For the second time in a week I found myself this morning in the difficult position of explaining the concept of a 'douchebag' to a Gallic audience. Quel est le problème avec un sac pour la douche? I heard the lovely French visitor ask her friend. "You know," I say, "Like with a spray-on tan. . .or frosted tips?" Veut-il dire l'homosexuel? Oh, never mind.

* * * * *

I stopped in an Ann Arbor record store after doing the u-pick strawberry thing yesterday. I like this one because I can usually put the baby down to crawl all over the owner's mild-mannered black lab while I thumb through records and pretend I remember what it feels like to care about something other than the purported merits of child leashing. My son had so much strawberry juice streaking down his jowls he looked like a chupacabra freshly yanked from a goat carcass. The dog felt sorry for me and decided to make me look like a better parent by licking the juice off my son's face and I was all, What up, dog! giving him a heartfelt thumbs up.

The record store was crawling with college-aged hipsters and I had no business being in there. It has been many months since I even looked at any of the music websites I used to spend whole workdays reading before kids, scouring the net for much-ballyhooed upcoming releases and trying to schedule as many live shows into every week as possible. I don't have a demonoid account. I don't even know where to begin illegally downloading music anymore. So instead I buy Check Your Head on 180-gram vinyl, drop the needle, and lose myself in the soundtrack of my fifteenth year on earth.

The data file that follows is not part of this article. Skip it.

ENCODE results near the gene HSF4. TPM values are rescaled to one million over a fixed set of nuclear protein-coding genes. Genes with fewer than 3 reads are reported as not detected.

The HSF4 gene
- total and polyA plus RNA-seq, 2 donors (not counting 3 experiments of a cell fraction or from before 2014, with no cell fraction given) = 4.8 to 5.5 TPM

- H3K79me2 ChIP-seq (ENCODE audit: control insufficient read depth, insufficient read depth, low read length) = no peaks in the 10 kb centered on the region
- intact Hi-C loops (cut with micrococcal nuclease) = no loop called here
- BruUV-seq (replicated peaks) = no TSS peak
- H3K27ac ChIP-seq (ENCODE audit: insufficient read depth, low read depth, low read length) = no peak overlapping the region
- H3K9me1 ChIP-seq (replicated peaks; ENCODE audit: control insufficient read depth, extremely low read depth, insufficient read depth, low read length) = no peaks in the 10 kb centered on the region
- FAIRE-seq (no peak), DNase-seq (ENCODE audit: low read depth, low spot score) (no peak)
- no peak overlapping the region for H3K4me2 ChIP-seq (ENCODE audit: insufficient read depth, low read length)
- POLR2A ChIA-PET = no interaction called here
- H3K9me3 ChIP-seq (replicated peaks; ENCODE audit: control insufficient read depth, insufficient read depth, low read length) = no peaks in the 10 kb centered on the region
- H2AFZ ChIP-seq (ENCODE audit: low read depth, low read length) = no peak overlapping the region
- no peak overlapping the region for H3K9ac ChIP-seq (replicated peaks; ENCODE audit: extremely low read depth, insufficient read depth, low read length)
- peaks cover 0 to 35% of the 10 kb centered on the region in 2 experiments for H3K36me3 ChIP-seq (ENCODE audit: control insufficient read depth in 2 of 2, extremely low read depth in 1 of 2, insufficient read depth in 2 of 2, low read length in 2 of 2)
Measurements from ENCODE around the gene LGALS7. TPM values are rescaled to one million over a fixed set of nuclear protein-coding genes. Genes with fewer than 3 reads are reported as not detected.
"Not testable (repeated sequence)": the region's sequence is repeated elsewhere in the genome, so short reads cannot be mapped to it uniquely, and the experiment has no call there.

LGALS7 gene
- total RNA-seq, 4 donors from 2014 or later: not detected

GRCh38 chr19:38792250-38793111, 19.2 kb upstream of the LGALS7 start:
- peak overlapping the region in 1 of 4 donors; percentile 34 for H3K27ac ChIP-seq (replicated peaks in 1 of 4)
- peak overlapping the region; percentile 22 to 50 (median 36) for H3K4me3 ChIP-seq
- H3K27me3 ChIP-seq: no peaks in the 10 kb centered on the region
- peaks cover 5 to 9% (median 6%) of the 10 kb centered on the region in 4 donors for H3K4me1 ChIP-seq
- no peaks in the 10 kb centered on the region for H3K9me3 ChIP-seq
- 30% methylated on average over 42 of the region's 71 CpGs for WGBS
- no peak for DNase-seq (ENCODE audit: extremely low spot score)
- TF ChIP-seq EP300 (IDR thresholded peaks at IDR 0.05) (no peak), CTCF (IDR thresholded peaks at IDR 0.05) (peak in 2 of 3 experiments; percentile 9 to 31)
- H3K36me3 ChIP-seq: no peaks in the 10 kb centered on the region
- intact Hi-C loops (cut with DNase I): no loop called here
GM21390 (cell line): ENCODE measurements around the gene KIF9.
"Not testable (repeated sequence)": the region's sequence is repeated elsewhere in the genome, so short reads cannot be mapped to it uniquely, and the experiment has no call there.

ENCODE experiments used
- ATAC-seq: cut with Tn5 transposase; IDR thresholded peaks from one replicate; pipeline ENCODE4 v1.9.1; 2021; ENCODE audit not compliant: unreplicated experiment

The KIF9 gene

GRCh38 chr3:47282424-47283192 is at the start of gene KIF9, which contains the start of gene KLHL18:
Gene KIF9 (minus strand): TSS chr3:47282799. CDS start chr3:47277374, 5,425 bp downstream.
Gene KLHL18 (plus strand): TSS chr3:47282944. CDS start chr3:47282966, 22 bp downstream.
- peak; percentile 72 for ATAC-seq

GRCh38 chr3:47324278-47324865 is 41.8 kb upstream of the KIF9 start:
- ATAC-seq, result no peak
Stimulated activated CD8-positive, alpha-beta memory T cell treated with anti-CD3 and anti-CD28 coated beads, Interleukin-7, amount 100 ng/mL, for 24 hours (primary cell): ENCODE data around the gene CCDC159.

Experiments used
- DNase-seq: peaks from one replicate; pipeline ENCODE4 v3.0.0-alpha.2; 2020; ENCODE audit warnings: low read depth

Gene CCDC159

In the record store, I gingerly clutched a couple re-issues of beloved old albums, and some hipster holding the new Dirty Projectors record looked at the vinyl in my hand like I was waving around my wife's dripping placenta. You'd better watch out, pal, I thought. Don't ever lose your sense of irony or fall in love and become enslaved by biological imperative. Keep smoking your American Spirits and wearing those sperm-killing jeans and maybe you'll get lucky and die a poetic death before fate ever transforms you into a sad sap with strawberry juice all over his t-shirt buying an album released before you were born. Then I brought my reissues up to the counter and faced that character even more intimidating than the judgmental-aisle hipster: the record store clerk, whose job-mandated scrutiny of your purchases is flavored by minimum-wage bitterness and followed by guffaws indicating failure, or, if you are deemed worthy, a gruff, "That album's pretty decent."

But this guys says to me, Do you still have any use for CDs, buddy?